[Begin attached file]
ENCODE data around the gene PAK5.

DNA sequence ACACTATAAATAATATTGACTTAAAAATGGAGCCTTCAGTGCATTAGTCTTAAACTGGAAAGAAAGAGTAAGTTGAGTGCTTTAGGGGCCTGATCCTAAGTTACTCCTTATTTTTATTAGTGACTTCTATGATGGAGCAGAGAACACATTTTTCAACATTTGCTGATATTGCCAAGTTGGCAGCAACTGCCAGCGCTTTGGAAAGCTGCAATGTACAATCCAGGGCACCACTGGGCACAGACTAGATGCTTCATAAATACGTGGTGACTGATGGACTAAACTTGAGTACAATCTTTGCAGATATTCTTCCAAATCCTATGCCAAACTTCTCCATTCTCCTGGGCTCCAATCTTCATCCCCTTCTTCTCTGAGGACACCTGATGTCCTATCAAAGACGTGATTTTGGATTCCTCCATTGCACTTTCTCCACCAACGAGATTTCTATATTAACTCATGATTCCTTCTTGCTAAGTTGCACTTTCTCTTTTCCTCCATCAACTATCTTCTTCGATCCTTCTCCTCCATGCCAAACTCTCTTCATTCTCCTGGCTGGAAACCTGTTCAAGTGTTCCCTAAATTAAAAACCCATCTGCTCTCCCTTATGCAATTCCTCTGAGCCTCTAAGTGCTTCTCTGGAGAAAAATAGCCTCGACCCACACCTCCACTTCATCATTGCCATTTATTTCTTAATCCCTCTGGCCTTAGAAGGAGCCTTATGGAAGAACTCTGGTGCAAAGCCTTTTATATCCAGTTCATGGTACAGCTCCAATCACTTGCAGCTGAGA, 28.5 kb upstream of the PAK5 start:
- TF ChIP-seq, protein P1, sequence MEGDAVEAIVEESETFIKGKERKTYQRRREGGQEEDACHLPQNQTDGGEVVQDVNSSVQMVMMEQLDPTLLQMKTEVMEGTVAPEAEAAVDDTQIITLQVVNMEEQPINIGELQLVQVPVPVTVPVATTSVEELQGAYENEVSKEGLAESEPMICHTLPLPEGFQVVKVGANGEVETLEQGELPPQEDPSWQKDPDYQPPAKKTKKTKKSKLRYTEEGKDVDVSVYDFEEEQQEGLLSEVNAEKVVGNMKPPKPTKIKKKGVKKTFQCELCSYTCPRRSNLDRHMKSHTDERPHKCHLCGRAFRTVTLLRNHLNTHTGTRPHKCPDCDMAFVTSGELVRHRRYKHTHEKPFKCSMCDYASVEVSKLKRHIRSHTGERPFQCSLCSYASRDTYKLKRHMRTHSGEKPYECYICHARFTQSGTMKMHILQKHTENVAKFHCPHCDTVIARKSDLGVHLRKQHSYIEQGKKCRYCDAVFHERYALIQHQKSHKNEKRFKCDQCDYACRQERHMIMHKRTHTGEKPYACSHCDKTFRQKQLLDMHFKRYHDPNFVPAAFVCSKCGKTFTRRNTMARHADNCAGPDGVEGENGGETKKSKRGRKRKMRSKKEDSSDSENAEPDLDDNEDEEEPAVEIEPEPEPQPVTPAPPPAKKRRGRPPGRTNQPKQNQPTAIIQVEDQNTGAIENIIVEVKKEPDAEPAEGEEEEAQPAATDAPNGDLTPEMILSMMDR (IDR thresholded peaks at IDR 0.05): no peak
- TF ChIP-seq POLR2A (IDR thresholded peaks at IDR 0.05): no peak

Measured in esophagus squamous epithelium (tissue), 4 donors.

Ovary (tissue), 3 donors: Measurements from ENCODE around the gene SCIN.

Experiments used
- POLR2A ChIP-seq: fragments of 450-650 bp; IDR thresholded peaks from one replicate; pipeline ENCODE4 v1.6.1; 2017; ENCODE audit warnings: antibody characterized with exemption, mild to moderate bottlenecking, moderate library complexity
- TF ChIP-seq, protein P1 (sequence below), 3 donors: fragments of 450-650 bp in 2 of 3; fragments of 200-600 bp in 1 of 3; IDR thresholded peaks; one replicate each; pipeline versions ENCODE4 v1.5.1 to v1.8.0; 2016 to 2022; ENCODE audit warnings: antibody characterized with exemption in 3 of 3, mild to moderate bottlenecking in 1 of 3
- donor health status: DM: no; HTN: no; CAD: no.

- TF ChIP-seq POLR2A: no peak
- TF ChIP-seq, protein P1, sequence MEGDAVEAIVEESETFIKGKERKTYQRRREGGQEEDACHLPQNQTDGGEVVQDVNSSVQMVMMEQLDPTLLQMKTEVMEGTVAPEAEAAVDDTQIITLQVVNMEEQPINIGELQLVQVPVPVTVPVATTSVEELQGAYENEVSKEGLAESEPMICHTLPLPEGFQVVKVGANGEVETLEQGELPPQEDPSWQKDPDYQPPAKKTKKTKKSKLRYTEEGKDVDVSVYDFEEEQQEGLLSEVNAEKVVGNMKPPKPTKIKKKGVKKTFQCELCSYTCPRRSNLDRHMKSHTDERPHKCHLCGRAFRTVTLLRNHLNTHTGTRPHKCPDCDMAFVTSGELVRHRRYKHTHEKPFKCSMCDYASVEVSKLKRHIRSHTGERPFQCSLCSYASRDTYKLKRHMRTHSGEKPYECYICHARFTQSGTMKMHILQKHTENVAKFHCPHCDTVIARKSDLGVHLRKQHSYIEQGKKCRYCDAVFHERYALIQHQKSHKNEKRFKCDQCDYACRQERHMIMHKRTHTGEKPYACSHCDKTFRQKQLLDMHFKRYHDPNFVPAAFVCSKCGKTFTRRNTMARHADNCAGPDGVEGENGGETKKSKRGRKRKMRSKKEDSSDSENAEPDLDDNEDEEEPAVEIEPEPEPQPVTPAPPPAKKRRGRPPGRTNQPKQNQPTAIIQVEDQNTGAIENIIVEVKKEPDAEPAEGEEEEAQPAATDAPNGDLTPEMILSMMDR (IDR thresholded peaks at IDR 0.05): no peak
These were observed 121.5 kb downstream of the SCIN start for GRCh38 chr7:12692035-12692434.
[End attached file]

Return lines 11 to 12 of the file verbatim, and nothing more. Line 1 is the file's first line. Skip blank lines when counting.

- TF ChIP-seq POLR2A: no peak
- TF ChIP-seq, protein P1, sequence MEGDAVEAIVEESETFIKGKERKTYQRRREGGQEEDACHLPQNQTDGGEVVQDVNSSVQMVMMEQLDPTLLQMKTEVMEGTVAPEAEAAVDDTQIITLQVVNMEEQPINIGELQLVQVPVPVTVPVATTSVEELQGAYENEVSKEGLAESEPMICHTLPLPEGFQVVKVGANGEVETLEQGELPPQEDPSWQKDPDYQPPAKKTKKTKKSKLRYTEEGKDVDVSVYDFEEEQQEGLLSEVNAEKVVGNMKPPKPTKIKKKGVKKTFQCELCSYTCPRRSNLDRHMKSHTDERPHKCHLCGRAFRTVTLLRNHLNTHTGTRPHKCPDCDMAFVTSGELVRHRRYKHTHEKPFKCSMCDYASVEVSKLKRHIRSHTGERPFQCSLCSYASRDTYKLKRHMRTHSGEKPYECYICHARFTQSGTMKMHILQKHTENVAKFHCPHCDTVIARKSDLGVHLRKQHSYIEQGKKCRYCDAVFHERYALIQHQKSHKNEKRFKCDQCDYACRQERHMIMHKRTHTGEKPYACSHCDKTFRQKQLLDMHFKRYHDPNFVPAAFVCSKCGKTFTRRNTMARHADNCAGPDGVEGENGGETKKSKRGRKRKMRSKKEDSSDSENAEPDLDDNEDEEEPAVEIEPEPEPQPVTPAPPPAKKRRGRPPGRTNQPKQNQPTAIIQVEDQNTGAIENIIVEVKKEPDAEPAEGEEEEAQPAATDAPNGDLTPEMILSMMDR (IDR thresholded peaks at IDR 0.05): no peak